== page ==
Thoth was also responsible for the areas of science, knowledge and, importantly for Crowley, magic. Thoth was also responsible for equilibrium and balance. His role was to make sure that neither good nor evil had the upper hand in the world. As part of this role, Thoth was the arbitrator of disputes amongst the Gods and responsible for judging the dead. Those of you who are familiar with Neil Gaiman’s American Gods may have seen him weighing the hearts of the dead against a feather to judge whether they have lived their lives well. Along with his wife Ma’at Thoth was responsible for maintaining the universe and was one of the Gods who guarded Ra on his boat. Thoth is often depicted in hieroglyphics as having either the head of an Ibis or a Baboon.

So, you can see that with so much responsibility on his shoulders, Thoth was a serious player in the Egyptian pantheon of Gods. You can also see why Crowley might believe that Thoth was the original creator of the Tarot, that the tarot is magic and why he disagreed so fiercely with Waite who did not believe this version of the origins of Tarot.

The general opinion that seems to prevail online is that Thoth is a difficult deck to read so I was surprised to find that for me, it’s actually easier to read than the RWS deck. I’ve been giving a lot of thought as to why this might be and I think this is because I’ve never really read the deck by looking at the pictures. I use the numbers, elements and traditional meanings of the cards to build a picture of the answer, as Steve taught me to do, mainly so that I could read pip decks.

In my opinion, the artwork used for the Thoth deck more closely match their intended meaning than those used for the RWS. I’ve always found the pictures on certain cards in the RWS confusing, for example, the six of swords, swords are the Air element suit and are associated with action. Six’s should be associated with healing, balance and harmony and yet the picture is of a woman and child being ferried across the river. So yes, for me, the air element is there in that action is being taken but this is not a happy, healing card. To me they look sad and hunched over, as if they are fleeing something. In my mind, this image is much more suitable for an ace (new beginnings), a two (decisions) or a five (conflict, challenges and decisions). Whereas in the Thoth deck, the 6 of swords is given the title Science and the 6 swords pierce the Christian Cross. The meaning is perfect balance between mental condition and moral faculties. The card does what it says on the tin and I find this imagery unequivocal to the intended meaning of the card.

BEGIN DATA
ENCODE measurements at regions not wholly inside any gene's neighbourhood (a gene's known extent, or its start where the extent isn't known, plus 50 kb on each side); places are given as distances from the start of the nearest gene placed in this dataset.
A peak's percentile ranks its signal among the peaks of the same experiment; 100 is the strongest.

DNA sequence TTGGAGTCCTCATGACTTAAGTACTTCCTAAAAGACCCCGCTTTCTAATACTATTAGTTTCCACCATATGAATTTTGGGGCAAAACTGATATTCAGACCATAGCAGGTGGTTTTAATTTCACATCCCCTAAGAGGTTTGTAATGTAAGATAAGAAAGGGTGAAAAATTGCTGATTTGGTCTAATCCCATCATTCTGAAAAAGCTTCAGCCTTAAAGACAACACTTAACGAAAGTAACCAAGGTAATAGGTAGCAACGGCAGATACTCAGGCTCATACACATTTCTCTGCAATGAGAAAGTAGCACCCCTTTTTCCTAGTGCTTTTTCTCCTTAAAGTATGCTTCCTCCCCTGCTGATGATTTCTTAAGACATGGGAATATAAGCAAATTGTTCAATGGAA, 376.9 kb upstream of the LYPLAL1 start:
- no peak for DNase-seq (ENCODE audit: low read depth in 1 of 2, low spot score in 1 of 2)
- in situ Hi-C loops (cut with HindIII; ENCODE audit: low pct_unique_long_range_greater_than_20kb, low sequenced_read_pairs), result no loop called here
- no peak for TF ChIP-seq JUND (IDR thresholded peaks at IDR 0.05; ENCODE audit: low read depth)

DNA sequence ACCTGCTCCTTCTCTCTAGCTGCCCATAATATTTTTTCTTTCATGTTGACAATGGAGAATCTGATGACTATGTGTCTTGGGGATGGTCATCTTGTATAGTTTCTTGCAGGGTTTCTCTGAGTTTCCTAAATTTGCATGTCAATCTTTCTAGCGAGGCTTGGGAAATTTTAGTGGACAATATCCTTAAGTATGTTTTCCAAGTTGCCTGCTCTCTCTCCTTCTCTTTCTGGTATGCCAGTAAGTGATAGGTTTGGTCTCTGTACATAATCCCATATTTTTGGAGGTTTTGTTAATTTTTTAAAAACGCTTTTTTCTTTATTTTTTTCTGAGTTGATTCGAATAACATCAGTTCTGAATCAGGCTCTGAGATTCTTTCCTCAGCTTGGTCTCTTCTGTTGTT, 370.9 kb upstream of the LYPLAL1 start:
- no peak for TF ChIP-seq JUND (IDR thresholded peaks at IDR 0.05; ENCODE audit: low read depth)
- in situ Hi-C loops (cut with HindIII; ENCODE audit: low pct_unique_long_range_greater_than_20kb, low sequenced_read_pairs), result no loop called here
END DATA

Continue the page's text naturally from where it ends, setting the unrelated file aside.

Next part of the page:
That said, I can appreciate how those more used to the RWS might struggle with how the cards are presented in the Thoth deck. For example, there is a lot more astrological symbolism hidden within the pictures as you might expect from Crowley.

The main differences in the deck are that the numbers of the Strength and Justice cards, and the Star and Emperor cards are inverted in the RWS deck. Crowley considered the cards to be linked to the signs of the zodiac via the Hebrew alphabet. In the RWS deck, Waite deliberately inverted the numbers of these cards, when compared to the zodiac alignment and the Hebrew alphabet. Waite’s explanation of this was that no-one needed to know why he had done this as it made no difference to the way the cards read, which is really no explanation at all. Crowley saw himself as correcting this inversion in the Thoth deck.